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Will the Digital Revolution Help or Hurt Employment?

February 4, 2016

This is note is part of the Connections series. You can download the PDF version of this note through this link.

Adaptation a Key to Realizing Job Gains

By Siddhartha Raja and Mavis Ampah

What will technological change deliver in the coming decades? Higher unemployment? Or a wealth of new job opportunities? And what can we do to determine the outcome? Technological change in any given society is never smooth and always negotiated. Although both perils and opportunities await, the ultimate result depends on our choices today. Governments, businesses, and individuals have shown that adapting to changing circumstances can alter the consequences of apparently “inevitable” changes. And developing countries can be profoundly affected by changes seemingly limited to the advanced economies; they must adapt to what is actually a global technological playing field. The World Bank’s recently issued World Development Report 2016: Digital Dividends focuses on strengthening the “analog complements” of the digital economy, including adapting skills to get the most out of the digital revolution (See Connections Note 2016-1). Countries whose governments can facilitate innovation, strengthen education and skill building, and build up the social safety net may be the most likely to benefit from the coming changes.

If one is to believe some of the technology news nowadays, the robots are coming to take our jobs, and there is little we can do about it. In this narrative, the future of work seems to be a shrinking pie and part of a deepening in economic inequality.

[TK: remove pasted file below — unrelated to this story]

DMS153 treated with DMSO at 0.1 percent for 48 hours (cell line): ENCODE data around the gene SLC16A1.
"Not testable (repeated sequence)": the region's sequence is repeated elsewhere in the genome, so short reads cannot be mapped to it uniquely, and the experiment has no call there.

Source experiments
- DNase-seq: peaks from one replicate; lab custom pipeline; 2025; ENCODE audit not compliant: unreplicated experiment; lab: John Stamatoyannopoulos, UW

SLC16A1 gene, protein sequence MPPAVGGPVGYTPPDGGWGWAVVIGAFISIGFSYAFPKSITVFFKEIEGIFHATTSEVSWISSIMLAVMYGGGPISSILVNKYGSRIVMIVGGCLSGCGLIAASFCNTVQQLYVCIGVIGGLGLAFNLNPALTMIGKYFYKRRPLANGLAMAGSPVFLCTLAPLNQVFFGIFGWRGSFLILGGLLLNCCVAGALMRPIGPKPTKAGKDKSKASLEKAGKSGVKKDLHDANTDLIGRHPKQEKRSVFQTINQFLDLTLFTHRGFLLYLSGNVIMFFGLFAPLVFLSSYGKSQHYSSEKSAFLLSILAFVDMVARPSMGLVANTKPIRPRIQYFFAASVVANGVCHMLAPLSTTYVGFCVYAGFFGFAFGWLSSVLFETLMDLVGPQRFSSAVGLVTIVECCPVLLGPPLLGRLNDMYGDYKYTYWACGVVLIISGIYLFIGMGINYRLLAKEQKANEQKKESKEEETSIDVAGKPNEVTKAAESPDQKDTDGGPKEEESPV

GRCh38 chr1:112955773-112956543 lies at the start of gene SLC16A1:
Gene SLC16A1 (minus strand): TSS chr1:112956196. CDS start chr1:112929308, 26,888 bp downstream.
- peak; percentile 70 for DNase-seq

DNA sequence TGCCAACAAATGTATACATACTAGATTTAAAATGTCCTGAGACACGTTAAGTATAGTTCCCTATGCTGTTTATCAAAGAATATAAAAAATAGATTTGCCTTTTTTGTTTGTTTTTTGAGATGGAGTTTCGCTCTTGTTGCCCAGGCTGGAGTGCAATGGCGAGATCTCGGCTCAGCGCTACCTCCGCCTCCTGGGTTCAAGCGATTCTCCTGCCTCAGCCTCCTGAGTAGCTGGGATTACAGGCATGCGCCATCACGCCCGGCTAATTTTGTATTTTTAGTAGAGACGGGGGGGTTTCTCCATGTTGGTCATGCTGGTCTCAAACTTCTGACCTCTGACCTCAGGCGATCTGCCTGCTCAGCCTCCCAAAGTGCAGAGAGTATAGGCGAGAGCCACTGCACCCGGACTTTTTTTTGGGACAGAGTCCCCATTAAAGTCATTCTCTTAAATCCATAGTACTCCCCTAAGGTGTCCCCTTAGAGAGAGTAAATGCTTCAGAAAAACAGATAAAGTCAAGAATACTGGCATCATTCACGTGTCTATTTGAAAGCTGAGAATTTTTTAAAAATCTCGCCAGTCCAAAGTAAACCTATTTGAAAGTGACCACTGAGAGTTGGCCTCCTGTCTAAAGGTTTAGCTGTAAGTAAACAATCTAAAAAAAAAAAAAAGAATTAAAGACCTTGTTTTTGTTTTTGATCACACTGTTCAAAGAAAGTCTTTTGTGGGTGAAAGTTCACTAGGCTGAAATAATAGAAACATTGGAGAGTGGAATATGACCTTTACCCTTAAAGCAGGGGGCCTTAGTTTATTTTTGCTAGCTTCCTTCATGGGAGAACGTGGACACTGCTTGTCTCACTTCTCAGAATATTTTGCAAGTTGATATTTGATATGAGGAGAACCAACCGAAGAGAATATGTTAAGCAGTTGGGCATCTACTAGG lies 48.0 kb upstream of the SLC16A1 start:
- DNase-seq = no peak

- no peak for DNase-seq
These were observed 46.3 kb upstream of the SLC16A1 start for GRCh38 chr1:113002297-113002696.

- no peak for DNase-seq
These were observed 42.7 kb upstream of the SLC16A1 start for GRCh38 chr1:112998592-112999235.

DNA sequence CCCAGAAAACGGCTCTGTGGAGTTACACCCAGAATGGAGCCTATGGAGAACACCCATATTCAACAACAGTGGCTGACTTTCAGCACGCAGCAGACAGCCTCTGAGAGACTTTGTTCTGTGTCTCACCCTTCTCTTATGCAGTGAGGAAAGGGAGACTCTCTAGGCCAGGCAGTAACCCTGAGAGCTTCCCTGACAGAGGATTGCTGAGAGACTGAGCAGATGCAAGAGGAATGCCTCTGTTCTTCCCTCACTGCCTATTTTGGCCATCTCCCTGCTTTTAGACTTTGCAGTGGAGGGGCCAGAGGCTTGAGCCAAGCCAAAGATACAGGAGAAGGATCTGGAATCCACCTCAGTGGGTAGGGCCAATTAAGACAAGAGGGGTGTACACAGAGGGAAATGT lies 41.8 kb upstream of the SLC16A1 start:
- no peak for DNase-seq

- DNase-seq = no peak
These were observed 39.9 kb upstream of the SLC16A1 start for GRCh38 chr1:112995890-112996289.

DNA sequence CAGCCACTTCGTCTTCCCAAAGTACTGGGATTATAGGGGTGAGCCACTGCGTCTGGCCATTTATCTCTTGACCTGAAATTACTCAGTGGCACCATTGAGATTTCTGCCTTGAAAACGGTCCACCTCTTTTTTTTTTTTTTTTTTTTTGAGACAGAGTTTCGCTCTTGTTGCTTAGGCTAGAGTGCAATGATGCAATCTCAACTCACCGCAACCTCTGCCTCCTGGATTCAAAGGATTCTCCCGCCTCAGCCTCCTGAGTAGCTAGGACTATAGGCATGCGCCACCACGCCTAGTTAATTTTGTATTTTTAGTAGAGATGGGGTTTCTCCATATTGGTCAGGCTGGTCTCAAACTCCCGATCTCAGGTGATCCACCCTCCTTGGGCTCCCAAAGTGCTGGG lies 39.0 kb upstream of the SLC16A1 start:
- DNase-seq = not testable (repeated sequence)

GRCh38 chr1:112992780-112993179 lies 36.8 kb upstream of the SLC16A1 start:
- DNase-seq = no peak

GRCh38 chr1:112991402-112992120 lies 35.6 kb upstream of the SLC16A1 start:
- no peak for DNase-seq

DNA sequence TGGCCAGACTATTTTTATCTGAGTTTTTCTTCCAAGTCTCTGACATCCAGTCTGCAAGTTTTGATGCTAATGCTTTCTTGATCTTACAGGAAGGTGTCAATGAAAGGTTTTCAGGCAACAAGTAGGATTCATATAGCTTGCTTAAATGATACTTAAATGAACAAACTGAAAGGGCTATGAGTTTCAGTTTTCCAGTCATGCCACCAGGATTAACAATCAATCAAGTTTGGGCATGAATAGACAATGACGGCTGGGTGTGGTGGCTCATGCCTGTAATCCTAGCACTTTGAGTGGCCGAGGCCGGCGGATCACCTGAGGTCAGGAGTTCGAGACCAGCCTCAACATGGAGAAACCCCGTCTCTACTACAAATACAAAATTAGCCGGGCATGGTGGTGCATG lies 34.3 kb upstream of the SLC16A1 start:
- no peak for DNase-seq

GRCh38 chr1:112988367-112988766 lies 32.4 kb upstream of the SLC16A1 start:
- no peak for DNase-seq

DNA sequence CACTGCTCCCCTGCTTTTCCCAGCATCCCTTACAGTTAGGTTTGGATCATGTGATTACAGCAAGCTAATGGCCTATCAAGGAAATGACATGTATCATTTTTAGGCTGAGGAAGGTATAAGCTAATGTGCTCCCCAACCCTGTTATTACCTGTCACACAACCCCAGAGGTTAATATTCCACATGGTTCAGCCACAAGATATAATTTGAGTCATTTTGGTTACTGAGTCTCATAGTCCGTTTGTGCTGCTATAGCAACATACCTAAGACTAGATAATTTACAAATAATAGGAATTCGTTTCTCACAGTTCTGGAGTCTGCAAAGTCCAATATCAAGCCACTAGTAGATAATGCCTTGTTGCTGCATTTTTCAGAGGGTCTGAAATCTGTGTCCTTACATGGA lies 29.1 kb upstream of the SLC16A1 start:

But other news says that smart digital tools and machines are already helping to create tremendous opportunity. For example, more than 10 million people—many from the developing world—are working online, often for hourly rates well above the average in their home countries. And smarter and cheaper machines will allow us all to do more satisfying and productive work.

Can we reconcile these two visions of the future and maximize benefits? Doing so depends on adding to these starkly competing narratives three important but commonly overlooked considerations about technological change and work.

The Erratic Course of Technological Change

The adoption of technological innovations is typically erratic. Many dismissed the mobile telephone in the 1980s as a mere luxury or toy; today it is an important part of life for more than half the world’s population. That development contrasts with the evolution of electric cars, which Thomas Edison was designing as early as 1903 but are only now emerging as a commercial reality. And many technologies end up working in ways that their inventors never considered because technology must mix with social, political, and economic realities—as reflected in the intense ongoing debates about the future of the Internet.

In sum, technology does not just appear in our lives. It is invented, modified, sold, and bought. And so it is with robots, driverless cars, and artificial intelligence; rather than being preordained, their appearance in our lives will be the outcome of interactions across a society’s culture, politics, and business. Governments, firms, and individuals will need to make choices that will determine how technology will affect employment rates and other deep social challenges, even if the path and the outcome are unpredictable.